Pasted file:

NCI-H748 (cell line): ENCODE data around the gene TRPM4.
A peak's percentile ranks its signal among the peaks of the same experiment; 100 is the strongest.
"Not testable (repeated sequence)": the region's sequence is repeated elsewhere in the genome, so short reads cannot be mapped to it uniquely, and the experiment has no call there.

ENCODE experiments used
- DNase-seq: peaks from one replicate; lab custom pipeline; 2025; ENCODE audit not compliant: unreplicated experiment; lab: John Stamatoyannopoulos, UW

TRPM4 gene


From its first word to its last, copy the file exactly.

NCI-H748 (cell line): ENCODE data around the gene TRPM4.
A peak's percentile ranks its signal among the peaks of the same experiment; 100 is the strongest.
"Not testable (repeated sequence)": the region's sequence is repeated elsewhere in the genome, so short reads cannot be mapped to it uniquely, and the experiment has no call there.

ENCODE experiments used
- DNase-seq: peaks from one replicate; lab custom pipeline; 2025; ENCODE audit not compliant: unreplicated experiment; lab: John Stamatoyannopoulos, UW

TRPM4 gene